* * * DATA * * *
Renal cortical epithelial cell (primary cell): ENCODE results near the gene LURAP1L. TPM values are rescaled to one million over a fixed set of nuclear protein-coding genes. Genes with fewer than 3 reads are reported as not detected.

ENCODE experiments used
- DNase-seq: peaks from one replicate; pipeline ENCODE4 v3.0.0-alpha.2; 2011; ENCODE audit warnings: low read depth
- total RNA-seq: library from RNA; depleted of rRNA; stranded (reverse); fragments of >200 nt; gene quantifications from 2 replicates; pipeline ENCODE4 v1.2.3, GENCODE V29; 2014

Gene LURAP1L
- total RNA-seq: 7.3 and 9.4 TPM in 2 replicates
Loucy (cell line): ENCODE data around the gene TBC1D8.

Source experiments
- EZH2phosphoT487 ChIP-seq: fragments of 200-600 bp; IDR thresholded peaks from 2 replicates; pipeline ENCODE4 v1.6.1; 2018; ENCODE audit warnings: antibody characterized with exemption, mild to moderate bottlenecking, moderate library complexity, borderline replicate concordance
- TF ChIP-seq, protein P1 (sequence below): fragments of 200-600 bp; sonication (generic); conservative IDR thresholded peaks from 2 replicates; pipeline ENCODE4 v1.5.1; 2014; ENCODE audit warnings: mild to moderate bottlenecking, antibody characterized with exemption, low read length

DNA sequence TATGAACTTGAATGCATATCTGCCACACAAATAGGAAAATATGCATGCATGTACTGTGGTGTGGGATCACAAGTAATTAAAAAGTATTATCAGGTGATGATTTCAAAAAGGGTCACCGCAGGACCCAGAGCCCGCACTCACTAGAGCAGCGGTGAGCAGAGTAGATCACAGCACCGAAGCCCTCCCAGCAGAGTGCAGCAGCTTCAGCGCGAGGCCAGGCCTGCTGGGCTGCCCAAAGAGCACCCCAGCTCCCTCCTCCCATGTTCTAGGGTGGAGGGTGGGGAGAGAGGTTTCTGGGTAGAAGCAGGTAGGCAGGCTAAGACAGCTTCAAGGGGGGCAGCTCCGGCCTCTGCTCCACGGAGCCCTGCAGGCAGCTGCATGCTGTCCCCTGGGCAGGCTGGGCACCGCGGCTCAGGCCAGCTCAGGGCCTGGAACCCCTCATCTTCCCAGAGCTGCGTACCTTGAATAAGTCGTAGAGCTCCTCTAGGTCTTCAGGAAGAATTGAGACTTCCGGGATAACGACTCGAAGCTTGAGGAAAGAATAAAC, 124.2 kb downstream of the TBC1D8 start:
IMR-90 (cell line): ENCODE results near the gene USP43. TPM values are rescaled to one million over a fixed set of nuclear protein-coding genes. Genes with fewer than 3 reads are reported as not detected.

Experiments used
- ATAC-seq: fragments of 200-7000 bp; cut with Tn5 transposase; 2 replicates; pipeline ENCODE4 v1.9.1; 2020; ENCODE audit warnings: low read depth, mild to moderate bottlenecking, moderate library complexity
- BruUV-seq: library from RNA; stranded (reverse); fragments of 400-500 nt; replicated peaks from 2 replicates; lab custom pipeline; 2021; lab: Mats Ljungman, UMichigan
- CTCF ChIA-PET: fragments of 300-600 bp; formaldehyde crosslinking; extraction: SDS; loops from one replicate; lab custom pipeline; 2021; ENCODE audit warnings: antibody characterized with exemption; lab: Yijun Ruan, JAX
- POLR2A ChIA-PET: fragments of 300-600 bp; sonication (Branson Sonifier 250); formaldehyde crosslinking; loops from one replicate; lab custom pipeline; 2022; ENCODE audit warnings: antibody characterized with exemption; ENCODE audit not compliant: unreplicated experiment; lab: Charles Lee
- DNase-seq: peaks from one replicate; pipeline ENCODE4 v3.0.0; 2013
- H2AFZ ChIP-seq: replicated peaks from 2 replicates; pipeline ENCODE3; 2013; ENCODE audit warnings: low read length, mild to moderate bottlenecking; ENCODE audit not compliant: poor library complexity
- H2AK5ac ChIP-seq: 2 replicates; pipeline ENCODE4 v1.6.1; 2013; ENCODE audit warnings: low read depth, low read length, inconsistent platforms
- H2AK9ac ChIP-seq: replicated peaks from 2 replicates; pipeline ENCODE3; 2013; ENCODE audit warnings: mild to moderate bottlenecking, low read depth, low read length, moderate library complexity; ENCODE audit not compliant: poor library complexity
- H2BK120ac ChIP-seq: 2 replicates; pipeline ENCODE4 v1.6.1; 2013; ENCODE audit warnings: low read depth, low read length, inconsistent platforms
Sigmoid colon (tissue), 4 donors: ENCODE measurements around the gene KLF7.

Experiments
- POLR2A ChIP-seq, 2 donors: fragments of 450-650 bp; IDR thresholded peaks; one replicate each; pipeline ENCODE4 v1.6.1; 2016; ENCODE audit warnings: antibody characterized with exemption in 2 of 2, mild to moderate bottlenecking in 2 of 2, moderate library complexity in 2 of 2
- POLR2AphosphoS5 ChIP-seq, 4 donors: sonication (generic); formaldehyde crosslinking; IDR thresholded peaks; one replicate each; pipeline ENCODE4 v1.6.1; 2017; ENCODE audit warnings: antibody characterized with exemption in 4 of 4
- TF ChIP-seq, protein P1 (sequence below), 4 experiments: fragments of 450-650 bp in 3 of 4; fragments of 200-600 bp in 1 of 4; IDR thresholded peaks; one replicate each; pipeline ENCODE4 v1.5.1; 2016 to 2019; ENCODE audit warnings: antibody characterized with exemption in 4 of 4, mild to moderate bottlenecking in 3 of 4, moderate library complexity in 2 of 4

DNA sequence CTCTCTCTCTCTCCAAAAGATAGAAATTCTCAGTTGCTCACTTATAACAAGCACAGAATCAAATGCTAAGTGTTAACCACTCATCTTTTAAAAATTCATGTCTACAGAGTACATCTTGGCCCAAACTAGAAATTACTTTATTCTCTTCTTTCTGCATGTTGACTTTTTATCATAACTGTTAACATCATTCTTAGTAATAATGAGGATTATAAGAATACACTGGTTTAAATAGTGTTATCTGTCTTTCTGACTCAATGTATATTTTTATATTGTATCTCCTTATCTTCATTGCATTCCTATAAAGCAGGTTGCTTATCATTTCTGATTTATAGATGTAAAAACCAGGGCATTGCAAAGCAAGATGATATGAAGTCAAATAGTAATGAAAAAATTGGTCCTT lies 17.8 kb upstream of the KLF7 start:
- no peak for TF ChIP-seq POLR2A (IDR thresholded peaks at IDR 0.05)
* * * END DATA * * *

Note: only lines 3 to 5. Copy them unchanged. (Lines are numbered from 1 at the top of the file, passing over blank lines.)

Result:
- DNase-seq: peaks from one replicate; pipeline ENCODE4 v3.0.0-alpha.2; 2011; ENCODE audit warnings: low read depth
- total RNA-seq: library from RNA; depleted of rRNA; stranded (reverse); fragments of >200 nt; gene quantifications from 2 replicates; pipeline ENCODE4 v1.2.3, GENCODE V29; 2014

Gene LURAP1L